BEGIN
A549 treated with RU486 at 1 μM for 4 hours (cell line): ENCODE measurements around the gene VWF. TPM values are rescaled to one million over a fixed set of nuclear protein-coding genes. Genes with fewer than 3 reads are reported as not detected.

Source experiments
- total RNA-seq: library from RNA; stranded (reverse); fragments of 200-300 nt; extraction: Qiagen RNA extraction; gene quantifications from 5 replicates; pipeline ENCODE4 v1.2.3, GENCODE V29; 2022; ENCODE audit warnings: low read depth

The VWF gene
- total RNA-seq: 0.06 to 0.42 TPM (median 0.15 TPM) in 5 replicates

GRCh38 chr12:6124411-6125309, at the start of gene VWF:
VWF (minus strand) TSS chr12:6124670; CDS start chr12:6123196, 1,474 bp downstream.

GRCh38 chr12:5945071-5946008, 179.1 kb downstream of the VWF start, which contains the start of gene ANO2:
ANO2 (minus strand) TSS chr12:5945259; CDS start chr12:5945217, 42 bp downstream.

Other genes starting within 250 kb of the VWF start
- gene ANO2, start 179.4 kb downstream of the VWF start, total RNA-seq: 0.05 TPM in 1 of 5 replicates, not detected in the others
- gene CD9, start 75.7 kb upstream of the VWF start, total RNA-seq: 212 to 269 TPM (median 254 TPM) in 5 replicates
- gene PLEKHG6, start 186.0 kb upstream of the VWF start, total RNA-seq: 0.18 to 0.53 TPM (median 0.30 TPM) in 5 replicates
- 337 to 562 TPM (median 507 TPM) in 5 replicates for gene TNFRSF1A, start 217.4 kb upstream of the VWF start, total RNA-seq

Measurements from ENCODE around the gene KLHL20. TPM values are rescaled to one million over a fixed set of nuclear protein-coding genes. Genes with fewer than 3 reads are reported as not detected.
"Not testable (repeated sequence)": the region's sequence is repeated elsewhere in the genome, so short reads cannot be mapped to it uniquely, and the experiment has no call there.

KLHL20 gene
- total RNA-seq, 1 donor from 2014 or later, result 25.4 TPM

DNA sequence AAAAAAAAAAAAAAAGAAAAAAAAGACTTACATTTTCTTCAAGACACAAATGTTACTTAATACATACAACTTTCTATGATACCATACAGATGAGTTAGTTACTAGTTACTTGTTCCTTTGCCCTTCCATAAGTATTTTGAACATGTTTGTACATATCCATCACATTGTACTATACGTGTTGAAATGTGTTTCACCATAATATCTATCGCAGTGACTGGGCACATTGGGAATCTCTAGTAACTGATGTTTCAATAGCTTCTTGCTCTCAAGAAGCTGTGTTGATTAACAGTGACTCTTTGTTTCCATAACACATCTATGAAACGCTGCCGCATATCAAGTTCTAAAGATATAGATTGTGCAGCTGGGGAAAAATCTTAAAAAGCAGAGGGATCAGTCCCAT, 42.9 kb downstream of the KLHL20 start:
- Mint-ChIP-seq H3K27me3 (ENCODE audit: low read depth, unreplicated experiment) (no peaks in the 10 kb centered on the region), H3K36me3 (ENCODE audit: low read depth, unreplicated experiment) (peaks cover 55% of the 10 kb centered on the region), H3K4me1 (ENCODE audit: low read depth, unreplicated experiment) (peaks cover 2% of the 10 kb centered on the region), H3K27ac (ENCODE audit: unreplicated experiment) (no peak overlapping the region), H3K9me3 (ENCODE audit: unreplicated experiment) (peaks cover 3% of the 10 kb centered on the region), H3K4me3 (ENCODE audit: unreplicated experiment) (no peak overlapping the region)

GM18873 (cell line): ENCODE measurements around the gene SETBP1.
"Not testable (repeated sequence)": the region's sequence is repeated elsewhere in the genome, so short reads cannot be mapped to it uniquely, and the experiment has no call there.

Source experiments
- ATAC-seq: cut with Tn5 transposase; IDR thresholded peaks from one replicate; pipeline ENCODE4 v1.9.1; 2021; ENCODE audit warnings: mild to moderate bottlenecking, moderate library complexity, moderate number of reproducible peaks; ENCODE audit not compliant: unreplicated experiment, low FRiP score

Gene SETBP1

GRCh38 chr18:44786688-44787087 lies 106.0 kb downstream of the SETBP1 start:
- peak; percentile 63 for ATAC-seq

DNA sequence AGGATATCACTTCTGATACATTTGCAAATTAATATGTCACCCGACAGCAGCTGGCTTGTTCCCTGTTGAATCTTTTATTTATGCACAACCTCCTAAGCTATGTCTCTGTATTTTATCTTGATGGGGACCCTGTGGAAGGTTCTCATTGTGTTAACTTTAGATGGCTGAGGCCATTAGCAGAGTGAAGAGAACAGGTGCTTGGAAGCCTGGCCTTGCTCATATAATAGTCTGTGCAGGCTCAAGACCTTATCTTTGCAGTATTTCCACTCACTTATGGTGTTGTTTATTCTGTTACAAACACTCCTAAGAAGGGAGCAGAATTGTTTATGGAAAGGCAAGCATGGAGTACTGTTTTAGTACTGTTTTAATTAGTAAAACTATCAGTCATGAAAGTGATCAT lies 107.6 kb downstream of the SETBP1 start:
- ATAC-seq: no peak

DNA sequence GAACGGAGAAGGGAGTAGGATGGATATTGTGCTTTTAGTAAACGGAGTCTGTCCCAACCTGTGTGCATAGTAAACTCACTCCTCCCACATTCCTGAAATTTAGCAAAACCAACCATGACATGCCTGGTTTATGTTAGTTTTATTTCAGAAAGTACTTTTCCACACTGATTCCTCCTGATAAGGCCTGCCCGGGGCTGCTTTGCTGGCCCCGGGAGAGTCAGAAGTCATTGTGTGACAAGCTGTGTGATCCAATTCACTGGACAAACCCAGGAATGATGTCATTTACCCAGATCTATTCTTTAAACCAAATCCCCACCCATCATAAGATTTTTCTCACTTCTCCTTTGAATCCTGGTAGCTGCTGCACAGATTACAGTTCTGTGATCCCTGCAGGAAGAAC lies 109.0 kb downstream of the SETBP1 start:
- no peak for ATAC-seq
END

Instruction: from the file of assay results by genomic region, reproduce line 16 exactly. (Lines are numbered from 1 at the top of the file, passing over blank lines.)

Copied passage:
"Not testable (repeated sequence)": the region's sequence is repeated elsewhere in the genome, so short reads cannot be mapped to it uniquely, and the experiment has no call there.